In Cantabria, Spain, Magnificence Both Medieval & Prehistoric

L2F Jan 20 pic Spain Cantabria collageGraeme Churchard/puffin11k


Up in green north Spain, a half hour west of Santander, capital of the autonomous community Cantabria, lie a pair of two of the country’s foremost gems, but in very, very different ways. Separated by millennia, each shines a spotlight on an aspect of human history and culture that has has helped make Spain – and you could say even Europe and the entire world – what they are today.  Welcome to Santillana del Mar and nearby Altamira Cave.


A street in Santillana del Mar, a touristic medieval town in Cantabria, Spain.MaroGuti

Santillana del Mar


Among other things, Spain is notable for a number of towns which are veritable museums of the Middle Ages (this blog has shined its spotlight, for example on places like Zamora in Castile-León as well as a number of towns in Catalonia). But Santillana del Mar (“St. Llana of the Sea”, named after a saint – aka St. Juliana of Nicomedia – a 4th-century martyr from present-day Turkey whose relics ended up here) is such a perfect jewel that the reknowned 20th-century writer Jean-Paul Sartre once described it as “the prettiest town in Spain”.

And these days, Santillana’s population of barely 4,000 multiplies exponentially when the weather warms up, as visitors flock to the cobblestone streets and gorgeous half timbered and stone townhouses and churches of its compact historic core, with buildings dating back to the 12th century. That’s the century when the star of the local landmarks, the Romanesque Colegiata of Santa Juliana (below), was built. Its three-nave church is plenty atmospheric enough, centred around the saint’s sepulchre, but its paramount glory is the serene cloister (top), its 43 columns topped with capitals exquisitely carved with flora, fauna, and scenes from the life of Jesus Christ. Another interesting if somewhat grisly local attraction is the Torture Museum, in which the “Holy” Inquisition of course plays a central role.


November 20, 2019, Santillana del Mar, Cantabria (Spain). The Collegiate Church of Santa Juliana de Santillana del Mar, is one of the most representative Romanesque monuments in the region.Juan Carlos Hernández Hernández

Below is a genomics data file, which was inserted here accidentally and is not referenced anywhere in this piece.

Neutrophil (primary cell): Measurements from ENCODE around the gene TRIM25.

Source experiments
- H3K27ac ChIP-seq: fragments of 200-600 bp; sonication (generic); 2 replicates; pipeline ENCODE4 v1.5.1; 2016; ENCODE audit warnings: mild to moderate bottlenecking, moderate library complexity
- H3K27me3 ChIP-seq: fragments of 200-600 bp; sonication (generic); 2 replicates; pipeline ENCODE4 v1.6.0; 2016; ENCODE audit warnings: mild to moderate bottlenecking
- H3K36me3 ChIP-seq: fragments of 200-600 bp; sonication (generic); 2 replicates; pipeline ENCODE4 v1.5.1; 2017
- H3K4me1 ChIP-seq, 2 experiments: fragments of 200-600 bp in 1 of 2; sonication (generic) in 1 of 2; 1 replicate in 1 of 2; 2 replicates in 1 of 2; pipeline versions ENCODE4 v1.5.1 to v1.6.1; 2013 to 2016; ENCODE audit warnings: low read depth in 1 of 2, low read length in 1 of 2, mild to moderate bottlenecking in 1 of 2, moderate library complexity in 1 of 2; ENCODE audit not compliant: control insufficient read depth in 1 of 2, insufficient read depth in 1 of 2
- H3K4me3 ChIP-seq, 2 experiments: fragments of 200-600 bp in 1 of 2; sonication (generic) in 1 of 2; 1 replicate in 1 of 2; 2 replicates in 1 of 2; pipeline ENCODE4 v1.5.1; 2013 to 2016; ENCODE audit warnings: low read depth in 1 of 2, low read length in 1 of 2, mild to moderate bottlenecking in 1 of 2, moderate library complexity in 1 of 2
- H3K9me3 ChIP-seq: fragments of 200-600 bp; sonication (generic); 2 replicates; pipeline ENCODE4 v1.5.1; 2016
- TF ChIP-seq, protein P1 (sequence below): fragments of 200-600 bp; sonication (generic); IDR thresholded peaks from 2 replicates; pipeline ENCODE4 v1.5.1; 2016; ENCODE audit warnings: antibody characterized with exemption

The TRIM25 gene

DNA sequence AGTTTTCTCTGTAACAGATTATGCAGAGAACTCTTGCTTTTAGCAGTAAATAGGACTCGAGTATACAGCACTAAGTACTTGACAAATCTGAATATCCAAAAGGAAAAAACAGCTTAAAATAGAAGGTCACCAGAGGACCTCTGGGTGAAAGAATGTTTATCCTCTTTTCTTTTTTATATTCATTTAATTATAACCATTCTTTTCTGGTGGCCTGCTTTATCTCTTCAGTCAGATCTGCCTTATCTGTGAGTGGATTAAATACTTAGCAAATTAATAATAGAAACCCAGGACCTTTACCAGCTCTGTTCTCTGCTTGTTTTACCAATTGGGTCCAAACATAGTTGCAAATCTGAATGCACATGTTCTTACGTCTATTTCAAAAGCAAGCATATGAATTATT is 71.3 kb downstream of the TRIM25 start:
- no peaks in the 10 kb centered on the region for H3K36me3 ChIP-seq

And as you might expect, many of the several thousand locals are involved in some way in the tourism industry, some running shops, restaurants, and accommodation (visitors should be sure to sample a local speciality, bizcocho con leche, fluffy white sponge cake accompanied by a cool glass of some of the creamiest milk you’ll ever drink). One establishment especially worth special mention – for dining or overnighting – is the Parador Gil Blas, one of Spain’s quasi-public network of inns, which occupies one of the historic family manses on Plaza Ramón Pelayo.

Many visitors also find their way to the historic treasures of outlying villages such as Mijares, Queveda, and Viveda, such as the Peredo and Viveda Palaces (17th and 18th centuries, respectively), and the doughty little 15th-century Torre de don Beltrán de la Cueva. You might also be surprised to learn one of Spain’s better zoos is also nearby, with more than 2,000 animals, along with a section recreating the flora and fauna of this area 14,000 years ago. Which brings me to…




Altamira Cave


This area’s other, even more special and astounding treasure is just a ten-minute drive from Santillana (and you can even walk it in a half hour). Discovered in 1879 and dubbed

“the Sixtine Chapel of paleolithic art”, Altamira Cave is the star of Spain’s cave-painting havens, a UNESCO World Heritage Site, and indeed one of the most spectacular caverns in all the world. It’s about 1,000 metres (3,280 feet) long – with artifacts as well as dramatic, monochrome and polychrome paintings of animals, human hands and faces, and abstract shapes, all dating back nearly 19,000 years.



Since 2015 it’s been open mostly to researchers only, though, with the exception of a lucky five each Friday of members of the general public, who are granted a highly programmed 40-minute tour of the highlights (unsurprisingly, these spots are booked many months in advance, so if you’re determined to try, plan well ahead).

However, the rest of us can still get a very good idea of the marvels to be found at the very well done Altamira National Museum and Research Centre nearby, where many of them from the main hall of the cave are reproduced, alongside with dioramas, artifacts, and various multimedia displays to contextualise it all. There are even hands-on workshops on the techniques used for cave painting.


Two blasts from the past amid some of Spain’s most bucolic scenery – what’s not to like?